A blood test for some cytochrome P450 genotypes has been available since 2005 so that we can now identify some people who will clear liver metabolized drugs from their body differently than the norm. People with two abnormal alleles will exhibit the least enzymatic activity and are referred to as poor drug metabolizers. Those individuals who have one normal (*1) allele and one abnormal (i.e., *10), are referred to as heterozygote’s and will exhibit intermediate drug metabolism. It is also possible for about 2% of whites and >25% of Saudi Arabians to have duplication of the functional *1 gene and results in ultra drug metabolism. Up to 13 copies of CYP-2D6 in the same person have been reported.

For over the last eight years, the FDA has mandated that drug companies identify which CYP enzyme are responsible for the metabolism of their drug. They must also report whether the drug has any activating or inhibiting effects on the function of these CYP enzymes. This has been an immense aid in being able to identify specific drug-drug interactions

CYP-2D6 Polymorphism and Its Clinical Significance With Opioids

CYP-2D6 polymorphism is of particular importance as to whether patients are able to receive the expected analgesic effect from all of the most commonly prescribed oral opioids (e.g., codeine, hydrocodone (Vicodin®), oxycodone (Per-cocet®), tramadol (Ultram®)

This is because all of these agents are pro-drugs that need to be metabolized to be effective and are relatively inactive as the parent drug. Codeine is converted by liver enzymes—particularly by CYP-2D6—to morphine; hence, it is the morphine, not the codeine, that results in the patient’s analgesia.

If the patient is “CYP-2D6 deficient,” they will not be able to convert the codeine to the active morphine component and will not receive any analgesic effect—especially if they are homozygous for an abnormal allele no matter the dose

The same is true for hydrocodone, which is converted to its active component hydromorphone (Dilaudid®), and for oxycodone, which is converted to its active component oxymorphone.

Tramadol is somewhat active as the parent drug but its 2D6-mediated metabolite, M-1, is six times more potent than the parent drug. Therefore, while 2D6-deficient patients may receive some analgesic effect from tramadol, it is no where close to the effect/potency that “normal/wild” type patients receive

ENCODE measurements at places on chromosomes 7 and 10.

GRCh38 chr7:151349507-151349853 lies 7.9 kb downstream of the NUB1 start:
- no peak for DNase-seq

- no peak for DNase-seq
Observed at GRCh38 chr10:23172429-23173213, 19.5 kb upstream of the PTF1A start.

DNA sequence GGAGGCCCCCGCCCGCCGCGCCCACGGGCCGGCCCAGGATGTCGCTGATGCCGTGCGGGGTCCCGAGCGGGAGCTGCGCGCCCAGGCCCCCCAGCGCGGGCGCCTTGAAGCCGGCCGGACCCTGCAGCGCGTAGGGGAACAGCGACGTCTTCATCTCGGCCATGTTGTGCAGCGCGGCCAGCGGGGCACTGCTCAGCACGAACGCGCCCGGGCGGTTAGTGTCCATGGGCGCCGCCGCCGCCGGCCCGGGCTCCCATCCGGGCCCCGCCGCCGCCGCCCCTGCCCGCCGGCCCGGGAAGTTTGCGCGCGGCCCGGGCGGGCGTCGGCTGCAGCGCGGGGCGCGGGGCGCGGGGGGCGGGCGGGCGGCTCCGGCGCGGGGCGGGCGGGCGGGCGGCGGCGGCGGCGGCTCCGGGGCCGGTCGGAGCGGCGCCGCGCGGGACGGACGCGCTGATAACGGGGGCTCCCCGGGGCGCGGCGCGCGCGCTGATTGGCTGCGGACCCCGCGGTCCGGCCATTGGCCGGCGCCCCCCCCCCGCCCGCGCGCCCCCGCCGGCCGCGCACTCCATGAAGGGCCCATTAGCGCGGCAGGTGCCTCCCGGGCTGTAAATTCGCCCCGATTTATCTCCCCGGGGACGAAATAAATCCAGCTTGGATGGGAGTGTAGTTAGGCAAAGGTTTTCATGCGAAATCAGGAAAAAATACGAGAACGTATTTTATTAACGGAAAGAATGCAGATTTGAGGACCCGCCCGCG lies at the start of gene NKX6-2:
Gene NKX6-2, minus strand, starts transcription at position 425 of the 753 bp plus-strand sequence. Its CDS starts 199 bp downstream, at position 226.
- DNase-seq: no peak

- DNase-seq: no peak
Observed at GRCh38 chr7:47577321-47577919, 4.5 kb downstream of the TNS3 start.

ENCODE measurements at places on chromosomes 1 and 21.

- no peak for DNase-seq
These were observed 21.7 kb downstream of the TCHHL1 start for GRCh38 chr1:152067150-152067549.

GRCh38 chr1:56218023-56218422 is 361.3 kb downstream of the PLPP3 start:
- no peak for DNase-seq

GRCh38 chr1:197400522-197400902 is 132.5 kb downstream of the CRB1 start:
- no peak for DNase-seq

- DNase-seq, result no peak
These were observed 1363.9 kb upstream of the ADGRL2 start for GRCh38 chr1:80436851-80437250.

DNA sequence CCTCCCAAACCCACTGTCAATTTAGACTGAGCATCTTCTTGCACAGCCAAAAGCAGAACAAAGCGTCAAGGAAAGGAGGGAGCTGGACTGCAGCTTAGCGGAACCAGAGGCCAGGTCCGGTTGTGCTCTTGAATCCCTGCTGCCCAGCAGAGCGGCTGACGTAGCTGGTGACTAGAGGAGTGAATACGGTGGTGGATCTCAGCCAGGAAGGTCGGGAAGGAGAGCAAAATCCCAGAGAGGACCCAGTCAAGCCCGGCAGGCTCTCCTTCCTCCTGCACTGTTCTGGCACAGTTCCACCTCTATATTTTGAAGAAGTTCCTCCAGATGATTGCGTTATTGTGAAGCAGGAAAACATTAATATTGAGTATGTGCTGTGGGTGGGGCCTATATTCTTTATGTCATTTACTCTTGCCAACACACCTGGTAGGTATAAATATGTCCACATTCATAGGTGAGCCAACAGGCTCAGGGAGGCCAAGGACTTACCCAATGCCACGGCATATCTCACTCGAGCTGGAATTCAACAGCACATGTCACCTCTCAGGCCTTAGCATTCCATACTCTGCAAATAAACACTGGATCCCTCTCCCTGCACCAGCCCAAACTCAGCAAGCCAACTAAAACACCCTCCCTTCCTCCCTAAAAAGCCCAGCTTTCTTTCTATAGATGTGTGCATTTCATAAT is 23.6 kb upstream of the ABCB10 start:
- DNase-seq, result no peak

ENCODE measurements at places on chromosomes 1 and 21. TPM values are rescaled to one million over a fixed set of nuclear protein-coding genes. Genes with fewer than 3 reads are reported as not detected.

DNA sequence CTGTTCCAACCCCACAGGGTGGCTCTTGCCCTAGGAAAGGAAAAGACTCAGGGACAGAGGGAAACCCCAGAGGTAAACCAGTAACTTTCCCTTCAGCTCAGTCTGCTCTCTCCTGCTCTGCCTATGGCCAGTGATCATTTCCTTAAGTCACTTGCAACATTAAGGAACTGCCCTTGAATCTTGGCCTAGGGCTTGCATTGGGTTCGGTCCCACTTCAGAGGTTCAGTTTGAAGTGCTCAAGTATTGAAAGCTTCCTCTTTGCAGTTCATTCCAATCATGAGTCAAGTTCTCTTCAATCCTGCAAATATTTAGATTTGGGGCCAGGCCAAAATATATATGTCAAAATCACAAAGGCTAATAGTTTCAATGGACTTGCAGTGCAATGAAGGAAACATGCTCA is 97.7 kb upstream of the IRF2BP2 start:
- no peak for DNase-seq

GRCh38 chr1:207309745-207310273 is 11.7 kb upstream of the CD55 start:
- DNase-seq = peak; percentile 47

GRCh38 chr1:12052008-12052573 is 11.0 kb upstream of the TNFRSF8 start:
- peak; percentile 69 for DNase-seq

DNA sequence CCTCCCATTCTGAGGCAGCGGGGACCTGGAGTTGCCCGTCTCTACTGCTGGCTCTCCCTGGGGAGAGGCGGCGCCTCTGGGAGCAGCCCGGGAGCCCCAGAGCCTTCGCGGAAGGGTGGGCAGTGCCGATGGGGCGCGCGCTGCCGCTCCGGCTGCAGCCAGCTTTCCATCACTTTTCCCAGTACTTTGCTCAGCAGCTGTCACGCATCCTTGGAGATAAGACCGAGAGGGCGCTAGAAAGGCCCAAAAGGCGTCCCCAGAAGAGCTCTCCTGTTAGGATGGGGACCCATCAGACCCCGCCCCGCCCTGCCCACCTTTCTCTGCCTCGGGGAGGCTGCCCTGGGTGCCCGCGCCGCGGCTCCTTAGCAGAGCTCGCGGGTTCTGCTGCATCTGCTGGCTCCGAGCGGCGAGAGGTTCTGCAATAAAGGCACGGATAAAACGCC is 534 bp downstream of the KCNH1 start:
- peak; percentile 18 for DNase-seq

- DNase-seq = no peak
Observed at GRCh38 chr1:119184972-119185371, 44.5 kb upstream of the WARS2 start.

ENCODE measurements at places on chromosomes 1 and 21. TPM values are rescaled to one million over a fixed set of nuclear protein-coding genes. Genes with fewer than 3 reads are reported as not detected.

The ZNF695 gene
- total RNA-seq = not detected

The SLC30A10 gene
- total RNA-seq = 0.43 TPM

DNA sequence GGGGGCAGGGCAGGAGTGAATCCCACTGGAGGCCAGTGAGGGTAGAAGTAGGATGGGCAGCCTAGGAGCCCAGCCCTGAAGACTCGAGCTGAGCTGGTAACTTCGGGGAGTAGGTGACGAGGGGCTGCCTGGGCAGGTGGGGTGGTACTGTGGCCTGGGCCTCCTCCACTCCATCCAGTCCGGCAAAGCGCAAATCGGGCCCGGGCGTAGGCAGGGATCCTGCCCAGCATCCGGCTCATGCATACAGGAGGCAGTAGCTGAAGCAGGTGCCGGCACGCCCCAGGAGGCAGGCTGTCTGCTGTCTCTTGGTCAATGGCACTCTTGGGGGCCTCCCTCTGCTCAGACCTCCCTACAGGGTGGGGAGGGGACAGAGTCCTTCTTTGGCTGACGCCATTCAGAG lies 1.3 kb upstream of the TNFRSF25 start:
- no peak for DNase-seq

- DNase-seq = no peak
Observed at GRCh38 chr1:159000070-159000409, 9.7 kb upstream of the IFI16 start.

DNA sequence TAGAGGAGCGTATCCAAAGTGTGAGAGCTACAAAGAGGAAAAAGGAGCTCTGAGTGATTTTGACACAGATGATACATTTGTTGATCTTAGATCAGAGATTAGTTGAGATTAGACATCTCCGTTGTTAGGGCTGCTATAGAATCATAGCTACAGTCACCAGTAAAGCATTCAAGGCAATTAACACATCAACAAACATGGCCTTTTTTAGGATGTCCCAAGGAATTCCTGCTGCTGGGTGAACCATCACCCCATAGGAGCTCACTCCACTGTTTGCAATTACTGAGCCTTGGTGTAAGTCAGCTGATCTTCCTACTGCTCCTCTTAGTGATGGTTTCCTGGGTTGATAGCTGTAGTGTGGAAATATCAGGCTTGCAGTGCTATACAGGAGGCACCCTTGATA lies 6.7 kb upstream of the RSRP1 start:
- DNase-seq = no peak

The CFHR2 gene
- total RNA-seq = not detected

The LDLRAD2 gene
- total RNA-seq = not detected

The article continues with Case Examples

Advertisements

16 thoughts on “Non-responsive Pain Patients with CYP-2D6 Defect

    1. Colleen Pisaneschi

      This could be a first step in interpreting why pain patients react so differently to all of the available medications. Thanks so much for posting this!

      Liked by 2 people

      Reply
  1. an_angel_with_wings

    I’m actually one of those quirky ones with the duplication that causes ultra RAPID metabolism. I have always had problems with pain medication lasting as long as it was supposed to. With the cytochrome p450 testing done, I can now prove it’s not all in my head. I just wish I had these papers sooner, and that I understood them better than I do. I want to be sure to use the ‘defect’ to my advantage when it comes to acute pain control.

    As you can imagine, when I tell doctors that I can’t use any NSAIDs or muscle relaxers, and that many of the pain medicines I’ve taken last only half as long as they should, the red flags go right up all over my chart. The next thing I know, they’re discreetly (but not very discreetly) checking me for track marks. It makes it hard to seek care when I know there’s a chance I’ll deal with that again. My mantra these days is: unless I think I’m dying, I’m waiting. If i’m ready to die, I’m waiting. :)

    Oh how I wish I could open up an EDS care center / community in Southern California. We don’t have very many doctors here, but maybe we can recruit some from those cold places, like Chicago and Maryland if the herd grew large enough here? *smile*

    Liked by 2 people

    Reply
      1. Zyp Czyk Post author

        I agree: Oxycontin is supposed to work for 12 hours, and that’s just baloney. I’ve heard countless people say it doesn’t last that long and for me it’s only 6-8 hours. Then you have to subtract an hour or two for the time it takes to work in the first place, leaving you with only 5-7 hours effective pain control.